In his critique of Scotland’s right to roam legislation, Arthur Greenan (Letters, 18 July) is correct in pointing out the difficulties in dealing with obstructions.
Landowners can still block paths with loads of dung, rotten tatties, fences, padlocked gates etc and claim they are doing this for any other purpose than preventing public access.
Local authorities are refusing to take court action against such landowners because they believe they may be unsuccessful. The Scottish Government could correct this when it next brings forward new legislation on land reform or environmental justice.
While the focus of Mr Greenan’s complaint is lack of action by East Lothian Council in the lowlands, we also need action in the uplands.
Mile upon mile of deer fencing is being erected across our wild landscapes by landowners who appear to be incapable of co-ordinating their deer management with neighbouring estates and with no consideration for public access rights.
Some of this fencing is electrified, making it nearly impossible to climb by anyone trying to cross the fencing while exercising their statutory rights. Legislators need to consider, as a matter of urgency, whether the use of electrified fences to control deer should be prohibited and whether all deer fencing should be brought under planning control.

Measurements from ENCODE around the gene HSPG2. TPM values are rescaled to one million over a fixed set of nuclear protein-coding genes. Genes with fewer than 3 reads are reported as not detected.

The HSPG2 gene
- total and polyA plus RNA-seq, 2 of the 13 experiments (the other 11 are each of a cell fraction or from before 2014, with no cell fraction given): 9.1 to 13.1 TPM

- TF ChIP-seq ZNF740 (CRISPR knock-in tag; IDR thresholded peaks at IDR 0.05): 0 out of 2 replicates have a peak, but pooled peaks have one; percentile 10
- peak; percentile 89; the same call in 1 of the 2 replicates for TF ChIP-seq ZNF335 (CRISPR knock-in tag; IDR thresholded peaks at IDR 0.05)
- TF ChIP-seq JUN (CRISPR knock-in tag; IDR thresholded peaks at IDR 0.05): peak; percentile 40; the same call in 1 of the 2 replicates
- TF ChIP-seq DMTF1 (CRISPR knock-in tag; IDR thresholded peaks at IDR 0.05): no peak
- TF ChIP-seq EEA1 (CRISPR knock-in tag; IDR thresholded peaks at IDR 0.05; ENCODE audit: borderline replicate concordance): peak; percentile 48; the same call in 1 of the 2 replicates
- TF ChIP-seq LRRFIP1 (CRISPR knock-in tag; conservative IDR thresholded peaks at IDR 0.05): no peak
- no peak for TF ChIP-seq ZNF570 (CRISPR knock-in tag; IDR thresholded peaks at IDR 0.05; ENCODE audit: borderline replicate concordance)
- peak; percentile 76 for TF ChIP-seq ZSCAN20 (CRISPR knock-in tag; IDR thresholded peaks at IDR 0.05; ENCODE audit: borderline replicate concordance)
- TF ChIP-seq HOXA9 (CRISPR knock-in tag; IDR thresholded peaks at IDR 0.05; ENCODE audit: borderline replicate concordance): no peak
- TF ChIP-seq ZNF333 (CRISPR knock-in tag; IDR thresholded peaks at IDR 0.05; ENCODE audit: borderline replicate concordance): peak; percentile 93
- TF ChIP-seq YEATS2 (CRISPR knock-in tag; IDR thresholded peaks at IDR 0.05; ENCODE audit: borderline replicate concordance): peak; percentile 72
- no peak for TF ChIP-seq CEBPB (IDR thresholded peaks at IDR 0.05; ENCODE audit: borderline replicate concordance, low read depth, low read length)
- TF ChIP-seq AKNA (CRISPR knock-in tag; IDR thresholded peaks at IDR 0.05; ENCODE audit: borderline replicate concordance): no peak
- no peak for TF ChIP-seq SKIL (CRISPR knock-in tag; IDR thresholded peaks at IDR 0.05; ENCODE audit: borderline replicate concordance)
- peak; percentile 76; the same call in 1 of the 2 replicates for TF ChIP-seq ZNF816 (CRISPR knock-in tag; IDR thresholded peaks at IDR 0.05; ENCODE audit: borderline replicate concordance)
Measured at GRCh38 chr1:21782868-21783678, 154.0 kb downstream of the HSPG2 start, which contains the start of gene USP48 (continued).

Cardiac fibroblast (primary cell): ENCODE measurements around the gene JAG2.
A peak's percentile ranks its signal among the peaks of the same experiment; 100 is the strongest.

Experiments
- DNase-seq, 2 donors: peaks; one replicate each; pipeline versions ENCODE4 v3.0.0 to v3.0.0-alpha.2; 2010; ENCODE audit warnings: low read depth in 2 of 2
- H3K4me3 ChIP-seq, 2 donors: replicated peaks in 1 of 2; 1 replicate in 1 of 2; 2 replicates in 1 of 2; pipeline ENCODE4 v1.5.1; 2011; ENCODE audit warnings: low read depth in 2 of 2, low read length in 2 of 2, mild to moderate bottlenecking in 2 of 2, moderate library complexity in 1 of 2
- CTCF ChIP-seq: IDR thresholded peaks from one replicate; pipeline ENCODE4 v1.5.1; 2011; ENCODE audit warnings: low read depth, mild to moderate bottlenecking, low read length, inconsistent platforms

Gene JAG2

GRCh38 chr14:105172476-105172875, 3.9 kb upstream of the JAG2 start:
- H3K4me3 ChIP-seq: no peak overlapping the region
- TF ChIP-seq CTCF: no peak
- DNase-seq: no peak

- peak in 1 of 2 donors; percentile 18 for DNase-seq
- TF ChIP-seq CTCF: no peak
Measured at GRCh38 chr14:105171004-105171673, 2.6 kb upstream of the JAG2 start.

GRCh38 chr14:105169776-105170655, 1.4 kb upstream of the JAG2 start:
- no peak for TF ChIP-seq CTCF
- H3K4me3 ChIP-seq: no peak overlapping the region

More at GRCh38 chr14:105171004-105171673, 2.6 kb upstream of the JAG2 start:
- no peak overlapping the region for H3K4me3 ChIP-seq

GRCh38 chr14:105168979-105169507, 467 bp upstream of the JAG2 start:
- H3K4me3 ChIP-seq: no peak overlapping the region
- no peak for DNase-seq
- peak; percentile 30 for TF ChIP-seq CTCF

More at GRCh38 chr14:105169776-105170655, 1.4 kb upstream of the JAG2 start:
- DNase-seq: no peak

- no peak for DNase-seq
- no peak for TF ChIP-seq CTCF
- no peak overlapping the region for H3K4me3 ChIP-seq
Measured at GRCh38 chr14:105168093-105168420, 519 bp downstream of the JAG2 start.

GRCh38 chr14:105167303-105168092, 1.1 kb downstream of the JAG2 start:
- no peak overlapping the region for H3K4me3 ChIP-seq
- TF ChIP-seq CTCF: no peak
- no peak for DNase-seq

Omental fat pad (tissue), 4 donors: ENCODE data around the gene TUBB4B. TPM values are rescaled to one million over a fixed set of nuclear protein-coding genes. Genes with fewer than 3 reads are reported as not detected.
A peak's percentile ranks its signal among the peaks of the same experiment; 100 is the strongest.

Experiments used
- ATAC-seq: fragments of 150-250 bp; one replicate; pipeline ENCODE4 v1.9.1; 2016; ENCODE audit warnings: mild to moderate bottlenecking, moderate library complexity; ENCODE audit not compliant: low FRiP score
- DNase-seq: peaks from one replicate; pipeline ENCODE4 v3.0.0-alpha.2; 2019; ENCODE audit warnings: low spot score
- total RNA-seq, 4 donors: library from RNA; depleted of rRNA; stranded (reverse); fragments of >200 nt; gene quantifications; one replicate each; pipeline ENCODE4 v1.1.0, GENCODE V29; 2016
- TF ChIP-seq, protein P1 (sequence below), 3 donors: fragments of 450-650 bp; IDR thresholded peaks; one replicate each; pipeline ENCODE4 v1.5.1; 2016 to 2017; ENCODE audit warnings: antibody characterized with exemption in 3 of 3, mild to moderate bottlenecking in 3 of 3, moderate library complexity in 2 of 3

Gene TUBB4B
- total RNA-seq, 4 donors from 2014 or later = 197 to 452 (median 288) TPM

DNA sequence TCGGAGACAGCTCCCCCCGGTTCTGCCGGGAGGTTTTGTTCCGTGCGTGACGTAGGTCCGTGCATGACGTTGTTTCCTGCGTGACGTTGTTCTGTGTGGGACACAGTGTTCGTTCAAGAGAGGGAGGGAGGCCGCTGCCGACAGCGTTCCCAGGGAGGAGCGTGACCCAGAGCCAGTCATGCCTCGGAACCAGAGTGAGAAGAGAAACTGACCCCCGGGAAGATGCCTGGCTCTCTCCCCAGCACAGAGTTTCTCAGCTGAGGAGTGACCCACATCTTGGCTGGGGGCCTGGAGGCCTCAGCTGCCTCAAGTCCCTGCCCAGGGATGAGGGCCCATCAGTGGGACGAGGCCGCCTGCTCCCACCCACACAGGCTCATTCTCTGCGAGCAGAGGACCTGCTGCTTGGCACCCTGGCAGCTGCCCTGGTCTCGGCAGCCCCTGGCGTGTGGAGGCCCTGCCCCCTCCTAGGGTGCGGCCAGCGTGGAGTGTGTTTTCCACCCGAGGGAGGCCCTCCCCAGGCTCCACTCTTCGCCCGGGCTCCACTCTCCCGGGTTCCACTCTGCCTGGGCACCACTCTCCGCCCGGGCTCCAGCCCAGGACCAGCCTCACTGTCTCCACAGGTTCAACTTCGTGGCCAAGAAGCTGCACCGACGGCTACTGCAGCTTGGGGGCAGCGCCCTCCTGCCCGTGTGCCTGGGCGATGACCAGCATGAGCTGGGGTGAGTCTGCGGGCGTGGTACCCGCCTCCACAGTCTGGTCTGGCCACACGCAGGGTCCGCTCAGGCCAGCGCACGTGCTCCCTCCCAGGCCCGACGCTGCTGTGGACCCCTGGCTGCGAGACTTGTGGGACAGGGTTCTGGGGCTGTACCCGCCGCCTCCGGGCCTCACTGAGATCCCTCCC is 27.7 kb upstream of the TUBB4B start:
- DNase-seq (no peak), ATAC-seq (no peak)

Unfortunately, the omens are not good, despite a mountain of evidence and masses of representations piling up on the desk of the planning minister, Derek Mackay.
He still appears remarkably reluctant to use the planning control mechanism to protect our landscapes. While he hesitates to impose restrictions on those landowners who are building new tracks onto the tops of our hills, what hope is there that he will do anything about electrified deer fencing until someone is injured or killed?
Unfortunately for Mr Greenan, with his suggestion that some of these problems might be solved with a new form of government, the answer is that the present Scottish Government already has all the powers it needs to protect the public interest in the enjoyment of our land and water. It simply will not use them, preferring to touch the political forelock to the rich and powerful who own most of Scotland.
Director, Ramblers Scotland